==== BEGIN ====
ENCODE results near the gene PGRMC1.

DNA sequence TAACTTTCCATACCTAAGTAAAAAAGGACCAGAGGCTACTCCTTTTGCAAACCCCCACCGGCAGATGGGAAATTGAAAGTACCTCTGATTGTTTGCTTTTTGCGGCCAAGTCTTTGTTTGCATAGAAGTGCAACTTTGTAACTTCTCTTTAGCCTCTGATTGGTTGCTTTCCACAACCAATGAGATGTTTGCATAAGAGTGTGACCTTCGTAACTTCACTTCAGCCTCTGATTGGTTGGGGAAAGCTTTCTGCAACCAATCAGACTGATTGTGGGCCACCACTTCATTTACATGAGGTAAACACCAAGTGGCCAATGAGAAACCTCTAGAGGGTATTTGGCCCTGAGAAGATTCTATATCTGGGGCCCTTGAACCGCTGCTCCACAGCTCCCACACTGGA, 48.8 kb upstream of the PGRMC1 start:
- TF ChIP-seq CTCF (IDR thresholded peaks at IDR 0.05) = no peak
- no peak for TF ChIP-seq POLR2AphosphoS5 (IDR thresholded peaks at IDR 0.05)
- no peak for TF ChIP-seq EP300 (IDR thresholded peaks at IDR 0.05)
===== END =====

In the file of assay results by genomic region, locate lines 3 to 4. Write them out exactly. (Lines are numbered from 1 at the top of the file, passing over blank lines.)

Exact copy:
- TF ChIP-seq CTCF (IDR thresholded peaks at IDR 0.05) = no peak
- no peak for TF ChIP-seq POLR2AphosphoS5 (IDR thresholded peaks at IDR 0.05)